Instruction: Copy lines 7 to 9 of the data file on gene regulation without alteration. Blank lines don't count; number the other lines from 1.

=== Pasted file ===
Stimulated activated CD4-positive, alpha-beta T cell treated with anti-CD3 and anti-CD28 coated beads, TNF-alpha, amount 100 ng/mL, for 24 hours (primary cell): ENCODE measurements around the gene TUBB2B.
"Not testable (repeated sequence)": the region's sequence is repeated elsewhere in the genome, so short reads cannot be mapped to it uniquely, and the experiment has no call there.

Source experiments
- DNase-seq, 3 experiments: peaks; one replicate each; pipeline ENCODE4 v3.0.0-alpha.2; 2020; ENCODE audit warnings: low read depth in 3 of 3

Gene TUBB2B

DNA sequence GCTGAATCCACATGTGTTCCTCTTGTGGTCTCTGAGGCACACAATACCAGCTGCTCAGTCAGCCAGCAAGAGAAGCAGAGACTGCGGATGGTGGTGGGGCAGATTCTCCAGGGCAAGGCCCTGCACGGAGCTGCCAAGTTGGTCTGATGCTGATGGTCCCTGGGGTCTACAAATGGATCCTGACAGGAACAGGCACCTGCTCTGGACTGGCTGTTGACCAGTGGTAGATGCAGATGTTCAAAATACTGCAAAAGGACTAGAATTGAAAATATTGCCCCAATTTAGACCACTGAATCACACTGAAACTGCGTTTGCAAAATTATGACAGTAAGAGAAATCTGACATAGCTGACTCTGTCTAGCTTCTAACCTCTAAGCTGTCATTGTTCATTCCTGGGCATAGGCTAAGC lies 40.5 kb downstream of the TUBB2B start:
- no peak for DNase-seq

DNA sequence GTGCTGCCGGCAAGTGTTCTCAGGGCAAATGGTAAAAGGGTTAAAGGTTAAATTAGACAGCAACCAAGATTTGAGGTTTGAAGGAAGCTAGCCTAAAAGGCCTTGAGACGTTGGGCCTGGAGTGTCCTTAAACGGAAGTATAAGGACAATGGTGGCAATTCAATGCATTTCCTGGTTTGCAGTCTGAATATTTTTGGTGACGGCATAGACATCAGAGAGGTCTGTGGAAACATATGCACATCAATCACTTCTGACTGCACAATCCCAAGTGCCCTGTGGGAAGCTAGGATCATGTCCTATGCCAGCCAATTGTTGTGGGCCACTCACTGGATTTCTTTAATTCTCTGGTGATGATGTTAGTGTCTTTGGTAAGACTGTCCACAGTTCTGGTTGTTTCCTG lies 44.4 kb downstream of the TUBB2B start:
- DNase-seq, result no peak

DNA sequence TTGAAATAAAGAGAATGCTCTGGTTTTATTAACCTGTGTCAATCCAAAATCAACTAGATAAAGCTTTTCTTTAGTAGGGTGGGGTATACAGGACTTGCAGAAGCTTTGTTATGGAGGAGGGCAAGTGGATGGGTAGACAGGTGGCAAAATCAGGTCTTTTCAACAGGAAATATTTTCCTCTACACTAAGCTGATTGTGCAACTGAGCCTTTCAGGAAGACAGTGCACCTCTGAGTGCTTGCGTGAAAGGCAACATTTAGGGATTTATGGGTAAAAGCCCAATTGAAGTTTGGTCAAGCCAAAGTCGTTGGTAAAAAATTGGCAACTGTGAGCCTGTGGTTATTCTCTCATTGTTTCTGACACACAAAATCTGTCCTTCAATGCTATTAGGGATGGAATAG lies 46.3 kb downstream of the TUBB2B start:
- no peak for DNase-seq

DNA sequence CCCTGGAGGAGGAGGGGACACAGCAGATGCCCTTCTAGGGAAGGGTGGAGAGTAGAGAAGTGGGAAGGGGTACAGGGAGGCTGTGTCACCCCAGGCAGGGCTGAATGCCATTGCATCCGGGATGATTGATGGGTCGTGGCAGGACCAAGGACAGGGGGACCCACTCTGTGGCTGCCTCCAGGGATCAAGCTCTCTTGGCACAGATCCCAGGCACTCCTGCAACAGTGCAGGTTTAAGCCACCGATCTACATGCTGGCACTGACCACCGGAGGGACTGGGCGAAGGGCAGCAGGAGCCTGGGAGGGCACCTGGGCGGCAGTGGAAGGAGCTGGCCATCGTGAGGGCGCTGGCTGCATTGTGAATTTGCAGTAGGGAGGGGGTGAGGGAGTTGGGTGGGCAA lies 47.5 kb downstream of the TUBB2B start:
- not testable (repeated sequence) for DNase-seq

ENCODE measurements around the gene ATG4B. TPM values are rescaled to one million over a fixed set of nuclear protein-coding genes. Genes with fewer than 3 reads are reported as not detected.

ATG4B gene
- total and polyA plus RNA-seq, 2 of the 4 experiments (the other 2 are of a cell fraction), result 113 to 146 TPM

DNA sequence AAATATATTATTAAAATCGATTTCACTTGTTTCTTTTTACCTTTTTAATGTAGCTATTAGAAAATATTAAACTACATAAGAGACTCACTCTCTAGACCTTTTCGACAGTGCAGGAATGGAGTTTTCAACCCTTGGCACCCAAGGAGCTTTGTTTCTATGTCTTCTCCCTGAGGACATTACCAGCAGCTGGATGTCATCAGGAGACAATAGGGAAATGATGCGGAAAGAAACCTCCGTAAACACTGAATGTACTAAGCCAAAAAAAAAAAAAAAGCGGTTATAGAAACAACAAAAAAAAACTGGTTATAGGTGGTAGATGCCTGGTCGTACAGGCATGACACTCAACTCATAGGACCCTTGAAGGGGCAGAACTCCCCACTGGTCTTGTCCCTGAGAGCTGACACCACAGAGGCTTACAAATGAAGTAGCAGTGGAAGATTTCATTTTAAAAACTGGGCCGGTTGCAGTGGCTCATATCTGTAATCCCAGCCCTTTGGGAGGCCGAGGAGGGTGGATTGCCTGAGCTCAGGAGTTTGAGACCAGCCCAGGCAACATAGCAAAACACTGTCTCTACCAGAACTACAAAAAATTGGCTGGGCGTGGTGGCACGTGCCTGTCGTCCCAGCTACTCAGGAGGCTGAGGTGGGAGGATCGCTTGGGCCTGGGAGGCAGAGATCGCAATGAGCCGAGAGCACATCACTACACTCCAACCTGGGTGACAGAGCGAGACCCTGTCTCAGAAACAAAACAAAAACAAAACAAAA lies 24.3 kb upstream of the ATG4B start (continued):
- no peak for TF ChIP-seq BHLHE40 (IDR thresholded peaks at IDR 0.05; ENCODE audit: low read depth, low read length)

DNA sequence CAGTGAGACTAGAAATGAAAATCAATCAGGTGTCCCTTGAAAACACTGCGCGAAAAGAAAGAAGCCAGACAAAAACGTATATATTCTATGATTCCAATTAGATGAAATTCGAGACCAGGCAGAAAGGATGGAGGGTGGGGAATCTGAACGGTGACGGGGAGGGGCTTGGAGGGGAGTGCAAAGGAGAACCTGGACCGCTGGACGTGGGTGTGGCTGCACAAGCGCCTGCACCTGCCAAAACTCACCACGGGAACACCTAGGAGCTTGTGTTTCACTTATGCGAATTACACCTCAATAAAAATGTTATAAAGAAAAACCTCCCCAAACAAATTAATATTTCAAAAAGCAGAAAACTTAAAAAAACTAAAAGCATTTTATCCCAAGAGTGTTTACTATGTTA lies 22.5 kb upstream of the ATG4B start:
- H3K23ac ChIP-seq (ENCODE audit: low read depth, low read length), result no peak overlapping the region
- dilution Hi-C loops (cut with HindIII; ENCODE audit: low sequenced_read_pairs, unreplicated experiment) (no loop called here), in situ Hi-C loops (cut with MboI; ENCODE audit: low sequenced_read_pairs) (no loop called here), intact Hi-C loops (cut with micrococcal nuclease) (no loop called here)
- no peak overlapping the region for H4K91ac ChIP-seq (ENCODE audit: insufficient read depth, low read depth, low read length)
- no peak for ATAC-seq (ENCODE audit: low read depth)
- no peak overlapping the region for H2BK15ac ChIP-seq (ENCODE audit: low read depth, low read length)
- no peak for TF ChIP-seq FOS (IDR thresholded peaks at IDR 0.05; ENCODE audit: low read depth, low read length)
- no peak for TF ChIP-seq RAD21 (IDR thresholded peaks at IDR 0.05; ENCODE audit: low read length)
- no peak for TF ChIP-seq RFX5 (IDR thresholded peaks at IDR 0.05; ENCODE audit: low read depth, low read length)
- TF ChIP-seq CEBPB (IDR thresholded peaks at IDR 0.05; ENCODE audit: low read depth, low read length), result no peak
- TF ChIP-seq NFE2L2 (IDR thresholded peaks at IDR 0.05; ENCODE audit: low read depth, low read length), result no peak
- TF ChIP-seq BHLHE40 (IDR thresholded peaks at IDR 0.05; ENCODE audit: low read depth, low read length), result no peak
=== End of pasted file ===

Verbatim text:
- no peak for DNase-seq

DNA sequence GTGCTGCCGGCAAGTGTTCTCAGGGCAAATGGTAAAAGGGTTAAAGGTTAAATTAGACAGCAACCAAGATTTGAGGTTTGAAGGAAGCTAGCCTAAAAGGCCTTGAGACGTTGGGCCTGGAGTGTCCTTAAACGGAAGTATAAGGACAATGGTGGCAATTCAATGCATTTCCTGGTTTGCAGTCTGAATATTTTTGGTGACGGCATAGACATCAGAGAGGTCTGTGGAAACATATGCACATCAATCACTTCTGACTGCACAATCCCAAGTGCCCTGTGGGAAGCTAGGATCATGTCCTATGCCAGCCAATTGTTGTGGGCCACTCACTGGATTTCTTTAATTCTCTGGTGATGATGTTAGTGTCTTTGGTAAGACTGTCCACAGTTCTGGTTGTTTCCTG lies 44.4 kb downstream of the TUBB2B start:
- DNase-seq, result no peak